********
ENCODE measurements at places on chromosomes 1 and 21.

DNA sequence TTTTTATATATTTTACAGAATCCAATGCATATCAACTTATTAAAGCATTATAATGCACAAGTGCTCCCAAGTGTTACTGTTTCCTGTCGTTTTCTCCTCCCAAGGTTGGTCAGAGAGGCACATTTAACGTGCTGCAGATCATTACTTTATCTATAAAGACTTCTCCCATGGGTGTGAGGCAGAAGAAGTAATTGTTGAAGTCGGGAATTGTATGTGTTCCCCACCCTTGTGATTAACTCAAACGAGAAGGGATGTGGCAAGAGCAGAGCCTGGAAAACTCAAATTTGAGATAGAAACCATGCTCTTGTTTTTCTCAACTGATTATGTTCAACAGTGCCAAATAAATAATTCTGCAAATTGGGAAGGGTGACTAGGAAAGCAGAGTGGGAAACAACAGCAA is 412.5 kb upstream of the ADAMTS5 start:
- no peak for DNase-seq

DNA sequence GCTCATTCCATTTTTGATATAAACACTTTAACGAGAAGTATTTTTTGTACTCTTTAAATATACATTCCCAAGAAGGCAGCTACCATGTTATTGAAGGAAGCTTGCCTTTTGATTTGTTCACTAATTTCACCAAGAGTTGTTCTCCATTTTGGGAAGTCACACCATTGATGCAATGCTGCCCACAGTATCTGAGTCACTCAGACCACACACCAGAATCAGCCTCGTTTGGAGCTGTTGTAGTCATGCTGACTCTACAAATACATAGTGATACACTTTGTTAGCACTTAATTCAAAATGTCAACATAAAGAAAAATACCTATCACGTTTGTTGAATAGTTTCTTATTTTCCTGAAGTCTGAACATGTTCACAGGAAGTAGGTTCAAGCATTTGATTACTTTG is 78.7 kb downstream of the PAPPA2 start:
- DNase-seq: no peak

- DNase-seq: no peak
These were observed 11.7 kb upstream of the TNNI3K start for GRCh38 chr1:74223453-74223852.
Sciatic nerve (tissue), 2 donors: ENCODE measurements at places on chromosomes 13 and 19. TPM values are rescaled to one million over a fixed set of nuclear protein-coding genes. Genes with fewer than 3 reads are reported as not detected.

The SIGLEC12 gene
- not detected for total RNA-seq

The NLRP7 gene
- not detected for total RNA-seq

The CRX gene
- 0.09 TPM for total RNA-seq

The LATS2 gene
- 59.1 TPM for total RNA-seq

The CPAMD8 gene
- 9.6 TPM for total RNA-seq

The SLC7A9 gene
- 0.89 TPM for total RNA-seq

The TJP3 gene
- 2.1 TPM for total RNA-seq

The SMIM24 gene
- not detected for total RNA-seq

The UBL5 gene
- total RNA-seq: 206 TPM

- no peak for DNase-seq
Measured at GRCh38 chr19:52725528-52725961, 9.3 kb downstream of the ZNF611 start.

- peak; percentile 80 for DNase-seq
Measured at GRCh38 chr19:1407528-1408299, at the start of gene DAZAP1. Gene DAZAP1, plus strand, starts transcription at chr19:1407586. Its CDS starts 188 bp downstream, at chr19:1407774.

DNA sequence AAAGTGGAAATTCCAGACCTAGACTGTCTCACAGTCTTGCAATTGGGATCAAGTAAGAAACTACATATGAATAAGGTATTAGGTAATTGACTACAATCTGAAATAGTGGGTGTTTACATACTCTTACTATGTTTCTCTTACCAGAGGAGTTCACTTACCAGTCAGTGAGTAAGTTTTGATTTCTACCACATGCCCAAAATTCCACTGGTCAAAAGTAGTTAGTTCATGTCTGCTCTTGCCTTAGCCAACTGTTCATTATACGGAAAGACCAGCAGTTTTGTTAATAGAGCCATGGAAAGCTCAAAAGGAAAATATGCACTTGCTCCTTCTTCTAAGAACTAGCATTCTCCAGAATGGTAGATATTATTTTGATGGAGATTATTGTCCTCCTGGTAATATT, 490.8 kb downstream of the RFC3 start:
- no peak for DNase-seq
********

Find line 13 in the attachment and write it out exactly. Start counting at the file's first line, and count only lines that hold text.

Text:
The CRX gene